Nishmat's Women’s Health and HalachaIn memory of Chaya Mirel bat R' Avraham

  • Hebrew
  • English
  • Espnaol
  • Francais
Menu

Retracting a declaration of niddah

3 May, 2016

Question:

I'm learning "Jewish Family Life" and have a question about when a woman states she is niddah, then taking on niddah status – even though it turns out she is not actually niddah.

It seems like if she states she is niddah – then she is. But if she said it because "she was embarrassed by husband's PDAs –" so she tries to rebuff with her statement or "she's not feeling well" so she tries to deter with her statement – meaning: she knows she's not – but says she is. The book says that is okay – and she's not niddah.

Then the third example of when she would also not be niddah: when she mistook a stain, says she's niddah, then the rabbi says: she's clean. Then even though she said she was niddah, she is not.

So, the question: When would this rule ever apply – that she states she's niddah and then actually becomes niddah?

All these exceptions seem to negate the power of her words.

Thank you:


Answer:

A woman's statement that she is niddah – even if she really isn't – is enough to render her niddah and require the complete taharah process. However, if she offers a valid excuse why she made that statement, then she may retract and is not required to complete the clean days and immerse. The examples you gave, as well as others (such as the statement was made in anger/they were in a fight, etc.), are brought down in the poskim. Some poskim do question whether a woman may retract if she declared herself niddah as a practical joke (and it wasn't obvious at the time that she was joking). The point is that a woman's word is taken seriously, and unless she offers a valid excuse, her word can actually render her niddah.

This matter should not be taken lightly, and even if the excuses mentioned are considered valid (i.e., she's sick or embarrassed or angry) a woman really should not rely on this tactic to push off her husband. Communication is so important in a relationship and it is much better for husband and wife to be straightforward with each other. Obviously we are not referring to the situation where a woman thought she was actually niddah and later found out it was an error. In that case there is nothing wrong with retracting, since she clearly had no intention to "trick" her husband.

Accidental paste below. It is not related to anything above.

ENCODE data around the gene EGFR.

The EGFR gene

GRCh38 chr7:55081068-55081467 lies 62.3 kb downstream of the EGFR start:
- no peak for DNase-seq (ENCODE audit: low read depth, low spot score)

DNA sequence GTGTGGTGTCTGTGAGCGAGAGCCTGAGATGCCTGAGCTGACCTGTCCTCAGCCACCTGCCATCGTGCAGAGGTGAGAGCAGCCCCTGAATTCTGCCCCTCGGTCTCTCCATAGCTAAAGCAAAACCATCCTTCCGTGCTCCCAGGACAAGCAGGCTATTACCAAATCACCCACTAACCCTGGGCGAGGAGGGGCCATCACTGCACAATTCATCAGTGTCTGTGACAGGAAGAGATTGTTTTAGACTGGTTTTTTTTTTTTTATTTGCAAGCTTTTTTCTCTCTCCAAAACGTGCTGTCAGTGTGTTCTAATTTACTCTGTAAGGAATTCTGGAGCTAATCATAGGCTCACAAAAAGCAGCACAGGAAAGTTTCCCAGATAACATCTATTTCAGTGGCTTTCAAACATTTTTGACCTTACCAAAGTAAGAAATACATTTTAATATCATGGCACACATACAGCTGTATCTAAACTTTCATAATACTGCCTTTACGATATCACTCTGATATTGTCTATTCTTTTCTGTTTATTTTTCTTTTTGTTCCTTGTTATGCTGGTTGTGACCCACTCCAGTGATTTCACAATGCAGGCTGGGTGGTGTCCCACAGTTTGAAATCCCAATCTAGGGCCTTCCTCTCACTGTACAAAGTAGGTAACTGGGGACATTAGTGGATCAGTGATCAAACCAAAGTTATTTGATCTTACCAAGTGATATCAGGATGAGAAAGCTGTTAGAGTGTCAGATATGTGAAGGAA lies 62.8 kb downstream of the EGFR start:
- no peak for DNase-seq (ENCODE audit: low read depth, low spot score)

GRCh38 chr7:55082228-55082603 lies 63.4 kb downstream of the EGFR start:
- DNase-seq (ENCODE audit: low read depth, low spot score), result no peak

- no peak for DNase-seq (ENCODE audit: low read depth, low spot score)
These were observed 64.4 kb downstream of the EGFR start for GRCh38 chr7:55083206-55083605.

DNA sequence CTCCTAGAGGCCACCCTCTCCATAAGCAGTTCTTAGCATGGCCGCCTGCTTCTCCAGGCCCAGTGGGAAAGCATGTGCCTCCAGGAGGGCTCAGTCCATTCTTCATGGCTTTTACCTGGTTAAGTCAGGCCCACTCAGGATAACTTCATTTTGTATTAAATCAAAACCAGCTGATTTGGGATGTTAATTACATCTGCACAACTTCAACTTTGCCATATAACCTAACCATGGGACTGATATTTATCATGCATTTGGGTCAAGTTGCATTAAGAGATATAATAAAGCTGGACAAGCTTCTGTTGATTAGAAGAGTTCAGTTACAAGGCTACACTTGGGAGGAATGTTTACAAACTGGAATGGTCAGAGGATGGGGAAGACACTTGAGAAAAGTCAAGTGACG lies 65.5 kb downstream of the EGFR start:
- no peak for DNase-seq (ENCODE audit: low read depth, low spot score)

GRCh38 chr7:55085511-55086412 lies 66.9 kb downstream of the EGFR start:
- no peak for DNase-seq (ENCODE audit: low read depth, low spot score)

Please feel free to get back to us with any further questions.

B'hatzlacha!


This internet service does not preclude, override or replace the psak of any rabbinical authority. It is the responsibility of the questioner to inform us of any previous consultation or ruling. As even slight variation in circumstances may have Halachic consequences, views expressed concerning one case may not be applied to other, seemingly similar cases. All health and health-related information contained within Nishmat's Women's Health & Halacha Web site is intended to be general in nature and should not be used as a substitute for consulting with your health care professional. The advice is intended to offer a basis for individuals to discuss their medical condition with their health care provider but not individual advice. Although every effort is made to ensure that the material within Nishmat's Women's Health & Halacha Web site is accurate and timely, it is provided for the convenience of the Web site user but should not be considered official. Advice for actual medical practice should be obtained from a licensed health care professional.

For further questions or comments: 

The Nishmat Women's Health and Halacha Site is a public service of Nishmat, The Jeanie Schottenstein Center for Advanced Torah Study for Women. This project and others like it are made possible by contributions from people like you. If you have benefited from the service, and wish to enable us to help others, click here to donate.


Users of Internet filtering services: This site discusses sensitive subjects that some services filter without visual indication. A page that appears 100% complete might actually be missing critical Jewish-law or medical information. To ensure that you view the pages accurately, ask the filtering service to whitelist all pages under yoatzot.org.